• Your post here was pretty solution-focused. I recommend taking that approach with him. Recognizing how much of the feedback from teachers was interpretation of the situation (their ideas about what is going on) can help you to avoid an angle or approach that triggers his defensiveness & opposition. My goal would be to present the situation, convey my feelings in response, and engage him in responding. A collaborative problem solving approach.

    If you have a lot of upset feelings around this, try to do some venting to someone who can listen without trying to advise you or "fix" things, so you can get out some of your fears.

    One of the hardest things in parenting is avoiding creating dynamics that were troublesome for us. It is hard to manage parenting/responding in a way that doesn't interfere with a child's intrinsic motivation & self-responsibility if we were parented in ways that interfered with our motivation & discipline.
    girlwithC

    Answer by girlwithC at 9:53 AM on Mar. 8, 2013

  • I would reward him for As (with money, praise, special game, etc.), nothing for Bs and punish (grounding, restrictions, etc.) for Cs. My kids are in middle school and straight A students, but with my 7th grader I can see us being where you are. He's lazy and can maintain As without trying, and I'm afraid it's going to be a rude awakening for him when the classes finally get more challenging!
    I also would talk to him about his work ethic. About how he may think it's no big deal, but those Bs can slip to Cs or lower and then start truly affecting his future. Where does he want to go to college? Has he looked at what the average GPA is to get into those schools? Those are just the average, meaning some are way above that and unless he has something "extra" to sway their opinion, he's going to need one of those higher GPAs.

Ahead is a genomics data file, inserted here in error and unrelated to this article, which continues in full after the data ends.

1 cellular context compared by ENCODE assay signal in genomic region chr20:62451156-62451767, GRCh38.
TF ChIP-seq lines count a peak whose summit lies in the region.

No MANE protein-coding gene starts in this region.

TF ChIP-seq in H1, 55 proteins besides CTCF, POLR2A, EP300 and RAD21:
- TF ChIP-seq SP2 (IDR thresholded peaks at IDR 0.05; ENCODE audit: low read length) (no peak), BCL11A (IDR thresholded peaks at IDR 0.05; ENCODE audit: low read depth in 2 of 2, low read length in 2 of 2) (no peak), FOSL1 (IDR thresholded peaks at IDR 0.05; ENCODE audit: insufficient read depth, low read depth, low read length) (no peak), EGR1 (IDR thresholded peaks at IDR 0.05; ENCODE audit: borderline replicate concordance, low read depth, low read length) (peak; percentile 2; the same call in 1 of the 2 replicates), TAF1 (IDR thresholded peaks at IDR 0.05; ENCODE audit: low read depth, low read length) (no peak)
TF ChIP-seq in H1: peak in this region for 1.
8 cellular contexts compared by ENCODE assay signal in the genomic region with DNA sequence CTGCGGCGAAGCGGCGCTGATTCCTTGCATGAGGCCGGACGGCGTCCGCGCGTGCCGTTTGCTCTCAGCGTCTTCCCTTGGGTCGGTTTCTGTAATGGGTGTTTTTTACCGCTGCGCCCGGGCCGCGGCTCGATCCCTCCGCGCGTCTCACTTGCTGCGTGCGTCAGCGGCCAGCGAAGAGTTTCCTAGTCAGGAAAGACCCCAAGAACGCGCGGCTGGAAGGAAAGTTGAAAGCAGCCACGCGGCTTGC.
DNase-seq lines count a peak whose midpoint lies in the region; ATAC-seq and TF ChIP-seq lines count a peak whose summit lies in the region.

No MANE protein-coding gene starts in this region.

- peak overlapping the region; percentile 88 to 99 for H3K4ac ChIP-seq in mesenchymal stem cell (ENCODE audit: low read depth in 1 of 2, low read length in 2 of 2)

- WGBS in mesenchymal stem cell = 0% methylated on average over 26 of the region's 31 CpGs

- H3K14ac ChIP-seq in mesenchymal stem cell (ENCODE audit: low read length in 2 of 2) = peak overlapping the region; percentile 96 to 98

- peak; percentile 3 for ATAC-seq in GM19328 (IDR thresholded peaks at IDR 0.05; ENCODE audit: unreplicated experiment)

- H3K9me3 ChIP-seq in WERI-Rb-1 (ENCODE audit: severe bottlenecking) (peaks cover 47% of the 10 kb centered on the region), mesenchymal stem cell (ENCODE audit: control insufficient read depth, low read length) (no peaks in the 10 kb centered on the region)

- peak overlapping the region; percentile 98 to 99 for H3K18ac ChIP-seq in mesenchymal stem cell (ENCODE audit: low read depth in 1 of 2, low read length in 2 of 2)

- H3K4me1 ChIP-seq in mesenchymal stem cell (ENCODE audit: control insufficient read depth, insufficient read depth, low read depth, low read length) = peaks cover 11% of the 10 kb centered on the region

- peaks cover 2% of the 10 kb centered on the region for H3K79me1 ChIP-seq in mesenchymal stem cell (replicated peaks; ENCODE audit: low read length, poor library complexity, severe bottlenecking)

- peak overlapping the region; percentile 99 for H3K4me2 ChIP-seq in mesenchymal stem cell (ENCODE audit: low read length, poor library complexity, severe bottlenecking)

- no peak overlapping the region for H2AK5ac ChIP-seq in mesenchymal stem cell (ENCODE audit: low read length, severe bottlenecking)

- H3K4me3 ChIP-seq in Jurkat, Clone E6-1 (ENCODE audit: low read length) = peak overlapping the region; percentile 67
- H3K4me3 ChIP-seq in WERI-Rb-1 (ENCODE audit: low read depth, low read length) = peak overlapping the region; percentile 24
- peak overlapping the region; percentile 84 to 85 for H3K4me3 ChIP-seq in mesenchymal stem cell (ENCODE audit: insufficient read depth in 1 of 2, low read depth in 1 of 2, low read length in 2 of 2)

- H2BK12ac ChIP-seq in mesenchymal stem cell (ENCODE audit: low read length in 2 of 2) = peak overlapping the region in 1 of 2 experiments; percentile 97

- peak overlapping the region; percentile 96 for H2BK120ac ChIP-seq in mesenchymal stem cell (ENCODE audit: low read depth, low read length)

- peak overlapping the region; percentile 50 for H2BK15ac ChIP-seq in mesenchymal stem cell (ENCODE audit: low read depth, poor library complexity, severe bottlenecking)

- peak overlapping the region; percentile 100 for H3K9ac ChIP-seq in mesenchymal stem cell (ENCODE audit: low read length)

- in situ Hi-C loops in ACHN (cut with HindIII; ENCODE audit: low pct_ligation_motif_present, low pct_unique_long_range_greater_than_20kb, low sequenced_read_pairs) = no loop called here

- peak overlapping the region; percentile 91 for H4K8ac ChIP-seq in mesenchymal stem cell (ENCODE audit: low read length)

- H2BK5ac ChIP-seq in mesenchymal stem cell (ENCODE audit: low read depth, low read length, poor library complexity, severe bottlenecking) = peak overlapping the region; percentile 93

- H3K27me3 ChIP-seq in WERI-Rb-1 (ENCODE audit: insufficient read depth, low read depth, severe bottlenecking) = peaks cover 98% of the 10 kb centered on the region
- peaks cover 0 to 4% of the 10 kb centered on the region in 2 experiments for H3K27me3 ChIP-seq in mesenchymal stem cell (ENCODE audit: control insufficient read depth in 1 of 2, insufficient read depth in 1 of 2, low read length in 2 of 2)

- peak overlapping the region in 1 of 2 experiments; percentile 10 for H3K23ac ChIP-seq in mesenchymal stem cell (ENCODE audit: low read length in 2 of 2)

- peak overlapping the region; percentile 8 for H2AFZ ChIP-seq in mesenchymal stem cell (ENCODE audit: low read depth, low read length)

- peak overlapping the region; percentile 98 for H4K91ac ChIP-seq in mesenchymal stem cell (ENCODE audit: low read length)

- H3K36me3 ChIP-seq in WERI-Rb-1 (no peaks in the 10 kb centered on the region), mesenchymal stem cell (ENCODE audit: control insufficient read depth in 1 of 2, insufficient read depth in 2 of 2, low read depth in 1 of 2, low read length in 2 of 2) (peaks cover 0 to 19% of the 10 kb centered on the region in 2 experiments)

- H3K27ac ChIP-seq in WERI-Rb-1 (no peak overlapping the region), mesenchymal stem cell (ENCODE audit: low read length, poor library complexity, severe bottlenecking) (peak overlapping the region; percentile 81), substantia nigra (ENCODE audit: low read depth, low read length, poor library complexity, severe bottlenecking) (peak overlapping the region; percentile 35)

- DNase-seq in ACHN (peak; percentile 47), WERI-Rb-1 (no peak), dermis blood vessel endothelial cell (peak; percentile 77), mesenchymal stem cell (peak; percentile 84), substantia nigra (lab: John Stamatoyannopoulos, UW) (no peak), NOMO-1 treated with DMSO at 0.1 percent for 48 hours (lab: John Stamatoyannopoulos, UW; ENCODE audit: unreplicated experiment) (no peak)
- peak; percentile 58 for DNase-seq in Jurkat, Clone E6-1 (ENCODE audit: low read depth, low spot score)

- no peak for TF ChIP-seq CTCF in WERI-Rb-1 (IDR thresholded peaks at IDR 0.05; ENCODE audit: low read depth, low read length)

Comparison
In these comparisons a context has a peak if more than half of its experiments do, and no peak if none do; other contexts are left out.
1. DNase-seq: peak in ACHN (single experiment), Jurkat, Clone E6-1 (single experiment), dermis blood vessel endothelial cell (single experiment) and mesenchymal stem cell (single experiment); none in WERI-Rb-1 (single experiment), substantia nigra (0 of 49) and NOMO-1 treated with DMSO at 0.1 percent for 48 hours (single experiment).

missanc

    Answer by missanc at 10:10 AM on Mar. 8, 2013

  • I think girlwithC is onto something. You probably could get some results by rewarding or punishing but then at best he'll do the work because he's worried about what you will do, not because HE wants to for personal reasons. If he's just lazy and doesn't actually care, then yeah, you need to force him to work better for now. But if he was getting A's and then something changed in his attitude and it might not just be simple laziness. He's a smart kid. If you can help him figure out what exactly is the problem and how to fix it (for reasons that HE cares about even when no one is watching) this might work better.
    Sebbiemama

    Answer by Sebbiemama at 12:51 PM on Mar. 8, 2013

  • What does your son say about all of this? What's his interpretation of the situation, and why he's turning in late work and having slipping grades? His take would make all the difference for me in how I handled the situation. If he was belligerent and uncaring, a more punitive approach might be in oder, but if he was struggling, bored, or something else, then getting at the root cause would be the only way to fix the problem.
    Ballad

    Answer by Ballad at 8:27 PM on Mar. 8, 2013

  • I'd be happy with B's with my son. He is extremely intelligent but doesn't think he needs to turn in the work to prove he knows the material. I am lucky if he gets C's. It's very frustrating and NOTHING and I mean NOTHING motivates him. I've taken everything away, said he'd get money for every A. He doesn't care.
    tyfry7496

    Answer by tyfry7496 at 11:53 PM on Mar. 9, 2013